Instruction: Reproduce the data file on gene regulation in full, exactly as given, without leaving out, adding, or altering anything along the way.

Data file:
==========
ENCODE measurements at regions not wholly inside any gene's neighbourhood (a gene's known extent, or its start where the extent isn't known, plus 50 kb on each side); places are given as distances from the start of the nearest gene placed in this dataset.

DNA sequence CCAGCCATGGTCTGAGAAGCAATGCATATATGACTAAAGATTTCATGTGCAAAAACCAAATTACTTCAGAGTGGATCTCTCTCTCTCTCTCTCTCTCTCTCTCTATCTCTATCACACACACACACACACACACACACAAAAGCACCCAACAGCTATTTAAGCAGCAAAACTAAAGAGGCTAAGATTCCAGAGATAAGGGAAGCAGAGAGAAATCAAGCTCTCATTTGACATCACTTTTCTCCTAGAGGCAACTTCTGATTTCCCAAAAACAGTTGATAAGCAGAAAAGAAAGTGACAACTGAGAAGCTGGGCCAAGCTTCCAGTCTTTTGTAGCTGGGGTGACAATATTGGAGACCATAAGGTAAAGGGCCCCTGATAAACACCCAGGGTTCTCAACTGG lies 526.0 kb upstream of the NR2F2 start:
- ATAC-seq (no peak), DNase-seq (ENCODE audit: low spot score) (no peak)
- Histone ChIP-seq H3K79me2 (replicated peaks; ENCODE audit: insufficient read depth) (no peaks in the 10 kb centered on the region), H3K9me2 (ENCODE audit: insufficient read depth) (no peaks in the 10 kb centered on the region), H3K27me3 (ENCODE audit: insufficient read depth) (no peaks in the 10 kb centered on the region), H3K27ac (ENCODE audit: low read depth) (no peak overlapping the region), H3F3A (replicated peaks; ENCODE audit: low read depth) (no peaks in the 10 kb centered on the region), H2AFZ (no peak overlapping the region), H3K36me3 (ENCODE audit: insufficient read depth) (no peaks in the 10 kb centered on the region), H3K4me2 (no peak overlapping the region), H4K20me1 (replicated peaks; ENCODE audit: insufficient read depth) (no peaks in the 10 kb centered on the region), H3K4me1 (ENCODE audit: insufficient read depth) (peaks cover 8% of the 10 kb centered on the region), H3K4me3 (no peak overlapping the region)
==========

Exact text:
ENCODE measurements at regions not wholly inside any gene's neighbourhood (a gene's known extent, or its start where the extent isn't known, plus 50 kb on each side); places are given as distances from the start of the nearest gene placed in this dataset.

DNA sequence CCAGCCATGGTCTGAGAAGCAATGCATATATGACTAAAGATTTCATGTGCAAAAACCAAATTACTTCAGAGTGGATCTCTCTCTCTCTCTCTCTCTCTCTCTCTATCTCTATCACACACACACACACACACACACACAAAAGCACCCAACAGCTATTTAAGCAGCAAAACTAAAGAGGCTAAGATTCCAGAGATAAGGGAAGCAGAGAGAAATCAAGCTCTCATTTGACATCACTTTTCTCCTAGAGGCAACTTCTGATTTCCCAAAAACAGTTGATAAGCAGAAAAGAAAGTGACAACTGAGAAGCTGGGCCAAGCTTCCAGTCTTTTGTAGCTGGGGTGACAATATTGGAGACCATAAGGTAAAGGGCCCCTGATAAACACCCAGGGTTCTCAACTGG lies 526.0 kb upstream of the NR2F2 start:
- ATAC-seq (no peak), DNase-seq (ENCODE audit: low spot score) (no peak)
- Histone ChIP-seq H3K79me2 (replicated peaks; ENCODE audit: insufficient read depth) (no peaks in the 10 kb centered on the region), H3K9me2 (ENCODE audit: insufficient read depth) (no peaks in the 10 kb centered on the region), H3K27me3 (ENCODE audit: insufficient read depth) (no peaks in the 10 kb centered on the region), H3K27ac (ENCODE audit: low read depth) (no peak overlapping the region), H3F3A (replicated peaks; ENCODE audit: low read depth) (no peaks in the 10 kb centered on the region), H2AFZ (no peak overlapping the region), H3K36me3 (ENCODE audit: insufficient read depth) (no peaks in the 10 kb centered on the region), H3K4me2 (no peak overlapping the region), H4K20me1 (replicated peaks; ENCODE audit: insufficient read depth) (no peaks in the 10 kb centered on the region), H3K4me1 (ENCODE audit: insufficient read depth) (peaks cover 8% of the 10 kb centered on the region), H3K4me3 (no peak overlapping the region)